Fact-Checking the VIMC Lawyer Letter


Given the high employee turnover rate at the Vancouver Island Motorsport Circuit, perhaps we can forgive them for consistently getting the facts wrong. After all, none of the key players at VIMC were around when this whole mess started back in 2013. But you'd think their lawyer would make sure to have all the facts straight before writing a threatening letter to the municipality. The SNA, of course, has been studying this case in-depth since the beginning, and we are here to set the record straight (again).

The "do-over" of the public hearing on VIMC's rezoning application is the result of legal threats by VIMC in the form of a letter sent by VIMC lawyer Lorenzo Oss-Cech to North Cowichan's lawyer Suhkbir Manhas on October 15th, 2019. The letter (which is part of the Council Meeting Agenda Package for November 6, 2019) contains errors, false claims, and unfounded accusations, which we will now address and clarify.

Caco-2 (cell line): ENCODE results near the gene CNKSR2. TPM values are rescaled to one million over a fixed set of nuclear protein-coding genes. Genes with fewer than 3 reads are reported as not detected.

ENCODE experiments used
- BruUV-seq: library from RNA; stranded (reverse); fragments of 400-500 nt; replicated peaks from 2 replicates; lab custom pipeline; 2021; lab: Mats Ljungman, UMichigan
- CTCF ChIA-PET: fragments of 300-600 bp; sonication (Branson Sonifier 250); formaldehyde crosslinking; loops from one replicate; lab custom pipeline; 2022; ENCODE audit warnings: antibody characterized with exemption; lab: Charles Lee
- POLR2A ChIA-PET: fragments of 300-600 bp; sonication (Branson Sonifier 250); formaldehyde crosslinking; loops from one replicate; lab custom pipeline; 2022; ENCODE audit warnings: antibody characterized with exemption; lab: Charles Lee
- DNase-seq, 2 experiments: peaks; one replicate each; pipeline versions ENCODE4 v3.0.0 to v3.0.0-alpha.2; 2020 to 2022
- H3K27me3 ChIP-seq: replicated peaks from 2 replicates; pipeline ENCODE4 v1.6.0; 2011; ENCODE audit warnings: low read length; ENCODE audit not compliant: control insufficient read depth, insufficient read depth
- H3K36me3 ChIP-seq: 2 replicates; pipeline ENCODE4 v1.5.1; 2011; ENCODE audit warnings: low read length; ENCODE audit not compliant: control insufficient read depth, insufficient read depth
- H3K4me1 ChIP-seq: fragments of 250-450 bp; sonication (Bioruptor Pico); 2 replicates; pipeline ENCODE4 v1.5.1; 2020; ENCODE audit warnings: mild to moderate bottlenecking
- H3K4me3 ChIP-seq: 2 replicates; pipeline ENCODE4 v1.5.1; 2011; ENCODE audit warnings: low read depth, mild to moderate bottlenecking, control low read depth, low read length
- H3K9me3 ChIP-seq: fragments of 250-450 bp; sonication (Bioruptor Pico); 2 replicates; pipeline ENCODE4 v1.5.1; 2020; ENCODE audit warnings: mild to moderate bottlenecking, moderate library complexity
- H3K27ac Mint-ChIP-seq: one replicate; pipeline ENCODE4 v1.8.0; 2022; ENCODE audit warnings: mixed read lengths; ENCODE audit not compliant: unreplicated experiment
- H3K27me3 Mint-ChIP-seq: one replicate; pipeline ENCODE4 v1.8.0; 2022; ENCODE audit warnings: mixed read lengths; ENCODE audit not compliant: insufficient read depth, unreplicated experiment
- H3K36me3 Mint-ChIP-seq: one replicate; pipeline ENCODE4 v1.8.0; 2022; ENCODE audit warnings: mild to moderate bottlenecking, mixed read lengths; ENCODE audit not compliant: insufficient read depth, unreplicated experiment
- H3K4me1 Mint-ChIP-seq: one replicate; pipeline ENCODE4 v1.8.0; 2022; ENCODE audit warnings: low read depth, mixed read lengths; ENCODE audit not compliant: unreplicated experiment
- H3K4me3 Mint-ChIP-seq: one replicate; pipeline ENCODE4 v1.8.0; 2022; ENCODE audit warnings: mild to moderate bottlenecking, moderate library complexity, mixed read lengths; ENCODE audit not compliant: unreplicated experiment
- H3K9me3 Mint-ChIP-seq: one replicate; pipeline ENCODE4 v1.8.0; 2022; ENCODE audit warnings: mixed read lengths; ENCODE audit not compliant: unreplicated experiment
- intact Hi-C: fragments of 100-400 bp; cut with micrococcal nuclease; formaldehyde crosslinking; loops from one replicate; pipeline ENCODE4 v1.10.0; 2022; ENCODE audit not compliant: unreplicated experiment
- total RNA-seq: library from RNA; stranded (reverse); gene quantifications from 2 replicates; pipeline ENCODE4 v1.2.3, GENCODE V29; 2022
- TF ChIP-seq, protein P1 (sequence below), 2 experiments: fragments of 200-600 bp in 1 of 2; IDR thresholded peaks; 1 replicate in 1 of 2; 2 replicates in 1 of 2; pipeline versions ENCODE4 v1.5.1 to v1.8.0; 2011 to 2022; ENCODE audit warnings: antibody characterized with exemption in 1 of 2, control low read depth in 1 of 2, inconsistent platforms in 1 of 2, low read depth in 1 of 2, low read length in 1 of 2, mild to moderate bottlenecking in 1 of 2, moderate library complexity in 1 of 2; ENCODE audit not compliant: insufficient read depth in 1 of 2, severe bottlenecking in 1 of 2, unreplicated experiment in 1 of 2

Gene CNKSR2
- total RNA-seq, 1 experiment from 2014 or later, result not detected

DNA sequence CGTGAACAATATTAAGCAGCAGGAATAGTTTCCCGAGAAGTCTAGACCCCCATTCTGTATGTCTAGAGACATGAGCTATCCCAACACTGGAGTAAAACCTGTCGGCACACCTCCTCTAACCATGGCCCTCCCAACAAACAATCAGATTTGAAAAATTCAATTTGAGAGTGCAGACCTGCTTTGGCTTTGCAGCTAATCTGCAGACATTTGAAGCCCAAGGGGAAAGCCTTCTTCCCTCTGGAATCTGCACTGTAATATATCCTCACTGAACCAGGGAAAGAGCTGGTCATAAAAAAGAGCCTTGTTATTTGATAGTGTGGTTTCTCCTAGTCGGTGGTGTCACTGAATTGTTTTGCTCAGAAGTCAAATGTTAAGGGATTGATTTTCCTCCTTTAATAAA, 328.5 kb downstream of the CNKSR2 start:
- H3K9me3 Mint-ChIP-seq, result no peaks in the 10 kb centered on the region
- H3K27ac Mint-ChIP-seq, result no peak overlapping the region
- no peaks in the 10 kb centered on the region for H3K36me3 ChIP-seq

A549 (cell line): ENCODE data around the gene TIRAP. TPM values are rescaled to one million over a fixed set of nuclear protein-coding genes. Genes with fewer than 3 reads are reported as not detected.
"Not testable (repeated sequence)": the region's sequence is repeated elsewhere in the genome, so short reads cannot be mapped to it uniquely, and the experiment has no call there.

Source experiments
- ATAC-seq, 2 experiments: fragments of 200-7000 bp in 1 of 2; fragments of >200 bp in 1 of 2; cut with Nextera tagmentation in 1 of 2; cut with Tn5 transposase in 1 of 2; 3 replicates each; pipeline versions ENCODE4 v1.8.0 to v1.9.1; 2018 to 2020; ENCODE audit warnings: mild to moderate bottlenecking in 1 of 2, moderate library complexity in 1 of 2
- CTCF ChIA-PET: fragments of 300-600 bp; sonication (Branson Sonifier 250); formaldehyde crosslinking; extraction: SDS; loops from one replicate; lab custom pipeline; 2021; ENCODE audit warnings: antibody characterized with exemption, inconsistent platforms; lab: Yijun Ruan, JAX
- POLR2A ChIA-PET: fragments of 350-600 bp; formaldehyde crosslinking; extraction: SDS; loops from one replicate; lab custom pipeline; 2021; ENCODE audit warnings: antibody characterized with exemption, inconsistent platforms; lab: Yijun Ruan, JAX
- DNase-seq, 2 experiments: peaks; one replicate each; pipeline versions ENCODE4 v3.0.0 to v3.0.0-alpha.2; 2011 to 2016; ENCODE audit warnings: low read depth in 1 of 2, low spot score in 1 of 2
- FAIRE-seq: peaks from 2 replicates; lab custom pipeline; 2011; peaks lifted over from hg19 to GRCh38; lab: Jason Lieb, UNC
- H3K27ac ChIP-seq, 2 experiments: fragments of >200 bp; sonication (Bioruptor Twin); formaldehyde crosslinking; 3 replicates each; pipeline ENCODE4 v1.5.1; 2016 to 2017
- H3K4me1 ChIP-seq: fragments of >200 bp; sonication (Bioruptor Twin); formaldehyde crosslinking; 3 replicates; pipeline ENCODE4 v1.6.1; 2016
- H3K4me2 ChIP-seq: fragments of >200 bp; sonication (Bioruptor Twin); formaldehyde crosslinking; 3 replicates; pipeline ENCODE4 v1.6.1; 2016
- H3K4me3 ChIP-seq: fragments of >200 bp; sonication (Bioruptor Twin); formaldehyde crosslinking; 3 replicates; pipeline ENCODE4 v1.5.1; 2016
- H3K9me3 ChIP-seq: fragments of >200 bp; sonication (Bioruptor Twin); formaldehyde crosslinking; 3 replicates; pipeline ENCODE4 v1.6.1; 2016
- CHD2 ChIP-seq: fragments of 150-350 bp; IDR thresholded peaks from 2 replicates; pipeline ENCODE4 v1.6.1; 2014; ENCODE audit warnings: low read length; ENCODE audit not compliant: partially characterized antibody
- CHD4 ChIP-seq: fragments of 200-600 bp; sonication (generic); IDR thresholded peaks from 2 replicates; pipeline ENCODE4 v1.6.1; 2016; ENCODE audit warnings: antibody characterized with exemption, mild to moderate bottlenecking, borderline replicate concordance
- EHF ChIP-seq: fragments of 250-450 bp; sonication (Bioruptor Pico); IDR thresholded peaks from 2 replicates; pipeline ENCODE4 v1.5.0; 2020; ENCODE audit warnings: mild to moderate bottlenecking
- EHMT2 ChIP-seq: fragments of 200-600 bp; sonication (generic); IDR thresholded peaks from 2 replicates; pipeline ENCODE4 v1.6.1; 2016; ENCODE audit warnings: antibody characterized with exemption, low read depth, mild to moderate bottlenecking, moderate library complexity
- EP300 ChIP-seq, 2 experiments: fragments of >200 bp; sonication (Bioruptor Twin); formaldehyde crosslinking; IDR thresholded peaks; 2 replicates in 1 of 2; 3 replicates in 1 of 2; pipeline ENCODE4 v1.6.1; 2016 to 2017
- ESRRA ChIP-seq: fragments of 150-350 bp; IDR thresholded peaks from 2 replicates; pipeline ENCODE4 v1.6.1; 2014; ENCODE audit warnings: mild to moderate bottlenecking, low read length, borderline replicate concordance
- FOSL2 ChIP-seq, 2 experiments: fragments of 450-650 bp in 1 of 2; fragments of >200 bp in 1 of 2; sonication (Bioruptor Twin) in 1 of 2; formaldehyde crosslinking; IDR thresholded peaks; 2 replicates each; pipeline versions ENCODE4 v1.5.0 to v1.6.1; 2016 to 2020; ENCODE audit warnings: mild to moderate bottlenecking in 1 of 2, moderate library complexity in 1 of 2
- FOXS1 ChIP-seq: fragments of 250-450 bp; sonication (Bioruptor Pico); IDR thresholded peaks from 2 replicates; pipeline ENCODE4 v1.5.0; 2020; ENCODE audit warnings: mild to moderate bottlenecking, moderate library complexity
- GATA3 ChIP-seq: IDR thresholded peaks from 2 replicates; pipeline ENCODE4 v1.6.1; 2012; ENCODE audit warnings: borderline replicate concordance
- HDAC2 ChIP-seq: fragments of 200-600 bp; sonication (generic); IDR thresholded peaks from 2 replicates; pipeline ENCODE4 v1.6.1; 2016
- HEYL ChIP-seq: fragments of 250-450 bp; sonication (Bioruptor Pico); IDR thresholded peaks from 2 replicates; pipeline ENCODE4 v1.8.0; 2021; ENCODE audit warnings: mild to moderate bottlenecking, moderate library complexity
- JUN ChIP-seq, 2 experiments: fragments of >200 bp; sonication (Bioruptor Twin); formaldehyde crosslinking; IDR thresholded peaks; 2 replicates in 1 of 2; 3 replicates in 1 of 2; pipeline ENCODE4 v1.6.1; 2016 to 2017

"In 2016...North Cowichan sold a large part of the subject lands to my client..."

Actually, the sale took place in early 2014. Also, the municipality sold just under 50 acres of land to VIMC's landlords.* In 2015, the landowners purchased an additional 100 acres of adjacent land zoned I2, then in 2016 they purchased another 130 acres of adjacent land zoned A4. However, the municipality did not own any of those lands. Thus, of the 282 acres that Mr. Oss-Cech's client owns, less than 50 of those acres were sold to them by the municipality.

"...[North Cowichan] provided written assurances (without any disclaimers) that the zoning for my client's intended use was appropriate."

The municipality only provided such assurances for the split-zoned parcel they sold to VIMC. Numerous FOI requests by the SNA over the years have not revealed any such correspondence regarding the other parcels. Note also that the property for which North Cowichan provided assurances does not have the same zoning as the other parcels.